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November 14, 1914

Practical Sanitation. A Handbook for Health Officers and Practitioners of Medicine.

JAMA. 1914;LXIII(20):1783. doi:10.1001/jama.1914.02570200077035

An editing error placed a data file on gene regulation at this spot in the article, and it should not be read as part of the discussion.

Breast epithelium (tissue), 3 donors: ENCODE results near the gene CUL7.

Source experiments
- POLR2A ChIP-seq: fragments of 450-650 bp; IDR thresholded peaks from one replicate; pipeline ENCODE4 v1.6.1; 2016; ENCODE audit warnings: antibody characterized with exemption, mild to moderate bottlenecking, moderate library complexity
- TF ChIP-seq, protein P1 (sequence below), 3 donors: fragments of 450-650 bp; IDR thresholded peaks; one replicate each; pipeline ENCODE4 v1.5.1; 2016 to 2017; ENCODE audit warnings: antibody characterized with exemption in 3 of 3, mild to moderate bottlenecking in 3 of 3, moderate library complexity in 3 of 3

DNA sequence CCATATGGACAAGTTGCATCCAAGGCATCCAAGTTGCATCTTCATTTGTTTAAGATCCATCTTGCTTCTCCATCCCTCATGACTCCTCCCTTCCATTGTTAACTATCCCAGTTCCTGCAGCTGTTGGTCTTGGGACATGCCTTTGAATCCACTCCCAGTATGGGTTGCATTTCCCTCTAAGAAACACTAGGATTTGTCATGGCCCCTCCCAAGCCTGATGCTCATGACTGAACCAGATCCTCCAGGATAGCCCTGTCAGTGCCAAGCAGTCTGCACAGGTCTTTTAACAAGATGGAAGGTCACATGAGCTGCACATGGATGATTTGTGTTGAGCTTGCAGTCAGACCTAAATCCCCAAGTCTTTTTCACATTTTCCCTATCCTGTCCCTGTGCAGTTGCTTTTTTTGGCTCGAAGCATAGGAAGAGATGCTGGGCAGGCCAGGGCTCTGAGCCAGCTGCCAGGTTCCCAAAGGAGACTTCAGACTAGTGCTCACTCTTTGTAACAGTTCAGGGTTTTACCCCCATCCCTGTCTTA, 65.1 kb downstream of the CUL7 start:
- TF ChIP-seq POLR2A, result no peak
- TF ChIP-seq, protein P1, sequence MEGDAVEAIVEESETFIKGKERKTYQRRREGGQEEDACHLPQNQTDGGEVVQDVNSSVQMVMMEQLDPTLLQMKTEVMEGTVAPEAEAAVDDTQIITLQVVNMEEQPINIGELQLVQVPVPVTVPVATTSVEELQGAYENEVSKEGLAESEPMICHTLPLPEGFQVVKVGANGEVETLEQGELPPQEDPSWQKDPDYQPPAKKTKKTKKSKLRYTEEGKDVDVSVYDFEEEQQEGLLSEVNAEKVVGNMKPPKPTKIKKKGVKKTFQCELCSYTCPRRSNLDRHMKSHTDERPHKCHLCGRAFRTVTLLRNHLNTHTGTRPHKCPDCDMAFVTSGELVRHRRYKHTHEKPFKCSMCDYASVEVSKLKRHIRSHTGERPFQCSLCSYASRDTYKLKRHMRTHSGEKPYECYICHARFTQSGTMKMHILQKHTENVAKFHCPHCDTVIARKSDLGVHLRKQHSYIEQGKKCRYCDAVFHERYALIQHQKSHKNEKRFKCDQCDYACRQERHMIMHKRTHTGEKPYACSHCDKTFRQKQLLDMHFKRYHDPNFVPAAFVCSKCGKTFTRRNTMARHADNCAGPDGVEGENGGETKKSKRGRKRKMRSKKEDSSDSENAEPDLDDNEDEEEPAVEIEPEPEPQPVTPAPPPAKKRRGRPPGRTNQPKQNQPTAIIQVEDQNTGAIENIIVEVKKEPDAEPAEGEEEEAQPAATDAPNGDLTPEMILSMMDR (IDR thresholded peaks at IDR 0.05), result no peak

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The authors have endeavored to provide, within the confines of a single, moderate-priced volume, a plain, non-technical presentation of the duties of the local health officer and to furnish information for the health officer to meet any emergency which may arise. It is not intended for the specialist or the sanitarian who has access to a large library. The growing tendency of smaller towns and counties to provide for health supervision of some sort makes the need for such a work. The book is divided into three general parts, on epidemiology, general sanitation and laboratory methods. In the first part, after a general discussion of the nature of infection, chapters are given to the management of epidemics, isolation and quarantine, the construction and maintenance of isolation hospitals and camps, and disinfection. The different groups of diseases coming under the jurisdiction of the health officer are then discussed. Under the typhoid

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